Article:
- there are those whose approach to computers matches the Microsoft Paradigm. They understand intuitively where things are on a computer, how to find things, how multiple-windowing works, how menus are organised, and have no problem that there are actually eight different ways of achieving the same goal.
- And there are those who don't "get it". They need to learn how to open Excel. They follow set ways of getting at the things they need. They write down the instructions for copying pictures off the camera ... they write down the instructions for playing a DVD through the Set-top box on the telly. If anything goes wrong they request help.
Most of the former (who are probably the main audience of blogs like this) will laugh at the latter. After all, Microsoft did thousands of hours of user testing to make sure their interface was as intuitive as possible. But I wonder if their user testing was restricted to the population of Redmond, who by-and-large fall into the first category. Most of the former will also believe (mistakenly) that the latter just need to spend more time with their computer to understand it better. After all, this is how software is designed, written and shipped.
Sorry, Group 1, you're wrong. The second category is actually the majority. People don't like computers. People find computers ARE hard to use. Even among software developers, I've come across people in Group 2. They might be fantastic at maths and at C++, and understand pointers at a level you only dream of. But they can't use a mouse, and they have a little Post-It note attached to the monitor that tells them how to start VC++. Or they're a guru at their particular language, but struggle with the concept of migrating to a new language because it's not what they've spent the last 20 years learning.
It's time for the computer industry to radically rethink how software is written. It's time for the Open Source Community to rewrite the whole concept of the Graphical User Interface: first of all to meet Engelbart's goals (see theRegister) and second to make computers actually easy to use. The vast majority of the population would thank you if we made computers easy to use - by which I mean there's one simple way of opening your word-processor, by which I mean that pictures automatically copy to your photo album when you plug the camera in, by which I mean that you can recall an email message up to five minutes after you've sent it (because the system hasn't actually sent it !)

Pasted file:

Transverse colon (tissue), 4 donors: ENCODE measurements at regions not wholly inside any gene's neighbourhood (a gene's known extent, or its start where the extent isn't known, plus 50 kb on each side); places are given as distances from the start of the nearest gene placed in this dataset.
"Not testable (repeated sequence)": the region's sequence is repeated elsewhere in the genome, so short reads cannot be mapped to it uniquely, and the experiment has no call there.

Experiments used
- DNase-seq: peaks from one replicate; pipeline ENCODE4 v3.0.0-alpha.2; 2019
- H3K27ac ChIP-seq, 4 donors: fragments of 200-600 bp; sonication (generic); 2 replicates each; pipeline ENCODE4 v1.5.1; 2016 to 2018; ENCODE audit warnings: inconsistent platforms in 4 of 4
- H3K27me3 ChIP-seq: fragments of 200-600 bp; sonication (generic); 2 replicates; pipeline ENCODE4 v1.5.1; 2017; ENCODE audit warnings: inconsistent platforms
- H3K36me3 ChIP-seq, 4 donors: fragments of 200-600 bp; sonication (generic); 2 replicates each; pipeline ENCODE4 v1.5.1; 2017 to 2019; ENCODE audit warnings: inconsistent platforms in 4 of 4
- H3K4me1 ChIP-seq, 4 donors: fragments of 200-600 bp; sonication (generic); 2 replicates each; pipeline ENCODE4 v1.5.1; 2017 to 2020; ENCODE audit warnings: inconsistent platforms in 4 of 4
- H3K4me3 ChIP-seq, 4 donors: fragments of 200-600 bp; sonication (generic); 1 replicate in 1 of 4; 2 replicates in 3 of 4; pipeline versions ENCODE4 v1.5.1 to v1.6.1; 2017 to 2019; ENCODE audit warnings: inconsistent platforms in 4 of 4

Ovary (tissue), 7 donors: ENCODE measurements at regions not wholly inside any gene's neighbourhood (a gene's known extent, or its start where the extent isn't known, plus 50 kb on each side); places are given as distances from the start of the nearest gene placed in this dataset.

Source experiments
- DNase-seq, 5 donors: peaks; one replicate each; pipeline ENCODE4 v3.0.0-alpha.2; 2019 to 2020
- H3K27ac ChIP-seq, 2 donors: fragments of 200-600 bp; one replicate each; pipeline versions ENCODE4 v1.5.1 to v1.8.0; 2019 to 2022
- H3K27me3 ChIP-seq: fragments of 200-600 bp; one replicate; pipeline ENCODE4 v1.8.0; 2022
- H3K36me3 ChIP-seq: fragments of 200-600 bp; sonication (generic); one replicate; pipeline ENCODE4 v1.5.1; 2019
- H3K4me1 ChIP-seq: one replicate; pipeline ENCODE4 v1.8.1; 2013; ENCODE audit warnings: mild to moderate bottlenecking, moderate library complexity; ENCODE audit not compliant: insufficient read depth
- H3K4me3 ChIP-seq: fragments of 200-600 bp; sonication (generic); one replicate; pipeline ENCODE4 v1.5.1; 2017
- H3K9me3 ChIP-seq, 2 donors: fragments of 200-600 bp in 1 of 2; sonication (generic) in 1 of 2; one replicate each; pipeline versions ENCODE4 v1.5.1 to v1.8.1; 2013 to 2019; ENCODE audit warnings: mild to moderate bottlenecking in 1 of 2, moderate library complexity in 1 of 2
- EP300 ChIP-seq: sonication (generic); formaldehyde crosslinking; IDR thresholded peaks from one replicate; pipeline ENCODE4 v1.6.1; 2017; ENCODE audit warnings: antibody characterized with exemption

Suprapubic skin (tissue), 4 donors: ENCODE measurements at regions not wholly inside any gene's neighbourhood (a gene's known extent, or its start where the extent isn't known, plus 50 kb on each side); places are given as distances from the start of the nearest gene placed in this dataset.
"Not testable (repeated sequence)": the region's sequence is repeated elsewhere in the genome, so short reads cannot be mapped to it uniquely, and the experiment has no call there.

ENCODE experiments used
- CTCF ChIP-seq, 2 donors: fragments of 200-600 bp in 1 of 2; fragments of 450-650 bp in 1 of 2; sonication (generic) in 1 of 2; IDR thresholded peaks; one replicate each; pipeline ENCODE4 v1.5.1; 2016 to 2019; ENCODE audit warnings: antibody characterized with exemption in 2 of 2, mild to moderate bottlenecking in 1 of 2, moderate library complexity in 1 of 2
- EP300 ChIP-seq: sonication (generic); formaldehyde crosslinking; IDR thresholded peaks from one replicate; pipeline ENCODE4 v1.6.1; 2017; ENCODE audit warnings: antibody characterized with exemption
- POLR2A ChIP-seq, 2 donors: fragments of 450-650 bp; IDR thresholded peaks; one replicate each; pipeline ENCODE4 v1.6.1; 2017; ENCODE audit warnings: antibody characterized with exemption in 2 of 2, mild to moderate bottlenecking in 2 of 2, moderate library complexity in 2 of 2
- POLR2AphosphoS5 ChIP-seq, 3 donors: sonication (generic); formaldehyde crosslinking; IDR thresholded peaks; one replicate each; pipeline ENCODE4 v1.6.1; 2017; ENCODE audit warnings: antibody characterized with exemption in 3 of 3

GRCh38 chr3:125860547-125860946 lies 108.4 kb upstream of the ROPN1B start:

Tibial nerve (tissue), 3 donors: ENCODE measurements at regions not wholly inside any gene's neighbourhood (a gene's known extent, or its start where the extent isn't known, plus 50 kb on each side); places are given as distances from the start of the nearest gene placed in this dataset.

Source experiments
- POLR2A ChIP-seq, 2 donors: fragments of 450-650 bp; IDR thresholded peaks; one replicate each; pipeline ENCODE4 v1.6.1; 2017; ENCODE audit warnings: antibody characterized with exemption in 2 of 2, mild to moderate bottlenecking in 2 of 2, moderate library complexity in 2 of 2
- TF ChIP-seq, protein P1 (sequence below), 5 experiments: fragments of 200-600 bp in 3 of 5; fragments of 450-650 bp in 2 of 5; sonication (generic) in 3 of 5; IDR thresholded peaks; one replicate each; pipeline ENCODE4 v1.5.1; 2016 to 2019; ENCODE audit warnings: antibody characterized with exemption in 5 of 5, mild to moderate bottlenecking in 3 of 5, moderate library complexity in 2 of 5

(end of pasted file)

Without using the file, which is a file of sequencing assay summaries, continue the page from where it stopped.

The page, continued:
There's a long way to go. But we're getting there. Simple things like entering a date. On every travel site I've ever been on (for a train, a plane or a hotel) you have to enter the date in the format that the system expects. Sorry, but that's just plain laziness. Have a play with RememberTheMilk: you can type in a date in almost any form : "Next Tuesday", "20-jan.2009", "October" (even some mis-spellings like "friiday" will work). It's not perfect: it doesn't recognise "middle of March" or "my birthday", but that'll come. And if you get it wrong, you don't get an error message ! I am actually amazed at the friendliness of this bit of code - which speaks volumes about the unfriendliness of the rest of them.
The great thing about people in the second group is that they tend to be good at interacting with other people. Therefore this group can teach those of us in the first group how to do computer interation. I fear that over the last ten years we've had the wrong crowd leading the development of the computer interface. It's time to change.